The gruesome slug is often considered slimy, ugly and a real pest — but to the chub angler it is a black beauty. The reason for this is that the slug is a very effective free bait!
Anglers realized long ago that slugs were lethal for chub. Izaac Walton himself swore by the slug when fished ‘with his belly slit to show the white’.
Finding and keeping
It used to be said that slugs should only be used on rainy summer days – when some may well have dropped into the water by accident. Today anglers find that slugs can be successful at any time and in any weather conditions – if you can find them.
Slugs are found under stones and fallen trees, or on the lawn on wet nights – particularly after a dry spell.
There is no need to go slug hunting every time you wish to fish them. They can five for several days in a plastic bait container with grass cuttings – and even longer in a mixture of chopped newspaper and pulped leaf and root vegetables, such as cabbage and potatoes.
If you want to keep slugs for longer than a week or so, obtain an old aquarium and fill it with about 15cm of soil – including a few lobworms. Catch your slugs from the garden or hedgerow and put them in the aquarium – fitting a non-airtight top.
A couple of upside-down flower pots give privacy for slugs during the day. They eat vegetable and green waste and garden cuttings. Your aquarium can become quite moist – it’s important to keep water levels down or the slugs drown.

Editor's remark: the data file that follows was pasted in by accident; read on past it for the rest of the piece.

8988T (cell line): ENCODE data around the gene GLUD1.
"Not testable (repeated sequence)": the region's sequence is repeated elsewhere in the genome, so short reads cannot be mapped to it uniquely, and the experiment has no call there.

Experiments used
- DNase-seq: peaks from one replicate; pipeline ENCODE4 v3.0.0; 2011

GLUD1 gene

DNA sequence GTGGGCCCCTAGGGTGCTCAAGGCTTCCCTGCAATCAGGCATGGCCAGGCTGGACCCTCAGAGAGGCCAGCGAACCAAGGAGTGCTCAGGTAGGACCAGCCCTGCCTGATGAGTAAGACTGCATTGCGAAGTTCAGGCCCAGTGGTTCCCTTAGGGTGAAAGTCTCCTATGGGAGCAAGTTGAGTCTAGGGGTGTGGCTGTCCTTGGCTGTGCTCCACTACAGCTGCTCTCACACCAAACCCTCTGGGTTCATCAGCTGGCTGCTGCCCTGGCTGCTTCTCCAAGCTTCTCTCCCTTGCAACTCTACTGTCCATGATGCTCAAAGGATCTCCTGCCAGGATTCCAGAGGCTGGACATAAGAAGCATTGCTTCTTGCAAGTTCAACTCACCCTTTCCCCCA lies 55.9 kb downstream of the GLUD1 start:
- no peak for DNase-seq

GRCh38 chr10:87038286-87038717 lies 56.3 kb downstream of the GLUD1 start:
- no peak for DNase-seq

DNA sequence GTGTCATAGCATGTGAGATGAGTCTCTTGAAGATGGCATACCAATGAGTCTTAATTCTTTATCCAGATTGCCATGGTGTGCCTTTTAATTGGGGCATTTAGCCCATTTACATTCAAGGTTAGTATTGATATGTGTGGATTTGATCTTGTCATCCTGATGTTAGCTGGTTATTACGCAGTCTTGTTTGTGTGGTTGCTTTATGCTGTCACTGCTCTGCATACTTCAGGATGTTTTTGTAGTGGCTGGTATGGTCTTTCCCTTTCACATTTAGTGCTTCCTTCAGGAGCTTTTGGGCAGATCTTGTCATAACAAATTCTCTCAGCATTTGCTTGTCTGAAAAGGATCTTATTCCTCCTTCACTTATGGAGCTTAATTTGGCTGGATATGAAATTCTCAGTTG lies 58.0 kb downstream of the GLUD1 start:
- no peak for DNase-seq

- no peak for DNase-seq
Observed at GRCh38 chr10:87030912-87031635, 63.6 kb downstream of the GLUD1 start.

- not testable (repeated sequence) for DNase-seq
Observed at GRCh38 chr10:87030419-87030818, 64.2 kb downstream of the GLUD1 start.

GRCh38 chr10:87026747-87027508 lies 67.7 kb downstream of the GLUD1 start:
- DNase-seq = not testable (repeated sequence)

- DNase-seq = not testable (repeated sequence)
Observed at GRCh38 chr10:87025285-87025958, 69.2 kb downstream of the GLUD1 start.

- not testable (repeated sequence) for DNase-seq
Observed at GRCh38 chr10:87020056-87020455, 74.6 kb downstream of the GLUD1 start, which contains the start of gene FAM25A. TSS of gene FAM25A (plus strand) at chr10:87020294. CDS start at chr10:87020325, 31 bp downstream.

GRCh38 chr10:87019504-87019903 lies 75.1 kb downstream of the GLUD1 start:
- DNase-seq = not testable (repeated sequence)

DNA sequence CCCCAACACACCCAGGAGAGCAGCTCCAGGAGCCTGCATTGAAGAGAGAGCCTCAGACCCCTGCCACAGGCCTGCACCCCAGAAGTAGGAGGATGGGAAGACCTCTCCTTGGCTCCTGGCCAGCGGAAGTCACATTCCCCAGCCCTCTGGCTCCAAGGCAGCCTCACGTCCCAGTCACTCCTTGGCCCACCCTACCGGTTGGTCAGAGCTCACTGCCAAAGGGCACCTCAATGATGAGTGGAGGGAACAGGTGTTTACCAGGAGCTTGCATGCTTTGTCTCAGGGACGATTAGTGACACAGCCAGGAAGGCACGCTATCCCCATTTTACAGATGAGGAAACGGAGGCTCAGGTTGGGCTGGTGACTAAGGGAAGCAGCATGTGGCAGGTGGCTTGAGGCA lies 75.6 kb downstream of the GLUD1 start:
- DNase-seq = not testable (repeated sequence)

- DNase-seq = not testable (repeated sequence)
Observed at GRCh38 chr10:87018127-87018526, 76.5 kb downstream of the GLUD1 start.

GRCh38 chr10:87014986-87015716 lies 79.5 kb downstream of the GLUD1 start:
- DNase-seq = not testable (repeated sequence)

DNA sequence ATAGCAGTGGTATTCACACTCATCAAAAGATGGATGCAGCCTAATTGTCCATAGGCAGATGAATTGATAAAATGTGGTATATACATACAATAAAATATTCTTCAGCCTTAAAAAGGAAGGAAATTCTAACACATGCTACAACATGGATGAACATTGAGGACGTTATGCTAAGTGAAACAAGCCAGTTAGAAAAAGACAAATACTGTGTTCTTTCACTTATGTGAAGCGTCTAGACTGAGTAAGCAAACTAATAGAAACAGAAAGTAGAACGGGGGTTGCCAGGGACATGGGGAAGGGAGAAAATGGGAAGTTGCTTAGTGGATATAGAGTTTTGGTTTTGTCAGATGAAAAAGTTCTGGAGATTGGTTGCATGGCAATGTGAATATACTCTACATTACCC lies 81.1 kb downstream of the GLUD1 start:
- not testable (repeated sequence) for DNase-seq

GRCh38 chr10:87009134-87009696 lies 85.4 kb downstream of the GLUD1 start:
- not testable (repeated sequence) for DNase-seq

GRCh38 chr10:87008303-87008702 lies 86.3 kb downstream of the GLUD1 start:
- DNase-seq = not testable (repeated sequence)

If you want to breed slugs, set up your tank no later than early October. By November – when the tank has settled -they are ready to breed. Lay newspapers on the soil and wait for the slugs to lay clusters of white eggs. When the eggs have been laid, remove the slugs – which only live a year.
Keep the tank warm and in spring you will have small slugs. They eat very small flies and soon start chewing potato peelings and greens.
The weight of the slug is ample for quite lengthy casts – you can reach overhanging bushes, rafts of debris, moored boats and other typical chub spots.
In clear water, where chub are visible – or where there are obvious chub lies – cast the slug upstream and work back towards them.
Where you can see a chub move to take the bait, chub expert Charles Landells recommends waiting- before the strike – until a movement of the chub’s gills shows it has taken the slug from its lips into its mouth.
Interestingly, chub often spit the slugs out, up the line, just as they are hooked. It’s not unknown for other chub to try for the same bait too as you reel in.